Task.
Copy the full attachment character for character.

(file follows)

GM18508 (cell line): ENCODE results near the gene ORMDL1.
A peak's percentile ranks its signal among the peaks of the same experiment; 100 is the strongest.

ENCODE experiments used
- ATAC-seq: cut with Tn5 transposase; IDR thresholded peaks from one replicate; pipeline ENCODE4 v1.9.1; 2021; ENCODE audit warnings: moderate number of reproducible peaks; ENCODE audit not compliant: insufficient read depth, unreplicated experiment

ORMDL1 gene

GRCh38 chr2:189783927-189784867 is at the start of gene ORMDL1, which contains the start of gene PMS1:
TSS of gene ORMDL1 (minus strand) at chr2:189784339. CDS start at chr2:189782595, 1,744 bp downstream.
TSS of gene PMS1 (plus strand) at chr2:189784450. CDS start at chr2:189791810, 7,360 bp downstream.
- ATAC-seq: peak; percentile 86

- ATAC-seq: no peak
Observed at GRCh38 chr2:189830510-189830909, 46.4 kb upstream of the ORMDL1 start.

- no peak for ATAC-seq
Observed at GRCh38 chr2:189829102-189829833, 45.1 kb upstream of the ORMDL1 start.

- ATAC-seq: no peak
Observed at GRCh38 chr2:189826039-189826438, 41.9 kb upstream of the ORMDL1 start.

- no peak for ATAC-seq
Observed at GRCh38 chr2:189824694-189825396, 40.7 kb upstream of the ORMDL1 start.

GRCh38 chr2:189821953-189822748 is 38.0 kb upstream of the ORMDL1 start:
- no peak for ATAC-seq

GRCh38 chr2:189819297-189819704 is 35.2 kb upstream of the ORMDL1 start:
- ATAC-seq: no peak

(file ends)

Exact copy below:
GM18508 (cell line): ENCODE results near the gene ORMDL1.
A peak's percentile ranks its signal among the peaks of the same experiment; 100 is the strongest.

ENCODE experiments used
- ATAC-seq: cut with Tn5 transposase; IDR thresholded peaks from one replicate; pipeline ENCODE4 v1.9.1; 2021; ENCODE audit warnings: moderate number of reproducible peaks; ENCODE audit not compliant: insufficient read depth, unreplicated experiment

ORMDL1 gene

GRCh38 chr2:189783927-189784867 is at the start of gene ORMDL1, which contains the start of gene PMS1:
TSS of gene ORMDL1 (minus strand) at chr2:189784339. CDS start at chr2:189782595, 1,744 bp downstream.
TSS of gene PMS1 (plus strand) at chr2:189784450. CDS start at chr2:189791810, 7,360 bp downstream.
- ATAC-seq: peak; percentile 86

- ATAC-seq: no peak
Observed at GRCh38 chr2:189830510-189830909, 46.4 kb upstream of the ORMDL1 start.

- no peak for ATAC-seq
Observed at GRCh38 chr2:189829102-189829833, 45.1 kb upstream of the ORMDL1 start.

- ATAC-seq: no peak
Observed at GRCh38 chr2:189826039-189826438, 41.9 kb upstream of the ORMDL1 start.

- no peak for ATAC-seq
Observed at GRCh38 chr2:189824694-189825396, 40.7 kb upstream of the ORMDL1 start.

GRCh38 chr2:189821953-189822748 is 38.0 kb upstream of the ORMDL1 start:
- no peak for ATAC-seq

GRCh38 chr2:189819297-189819704 is 35.2 kb upstream of the ORMDL1 start:
- ATAC-seq: no peak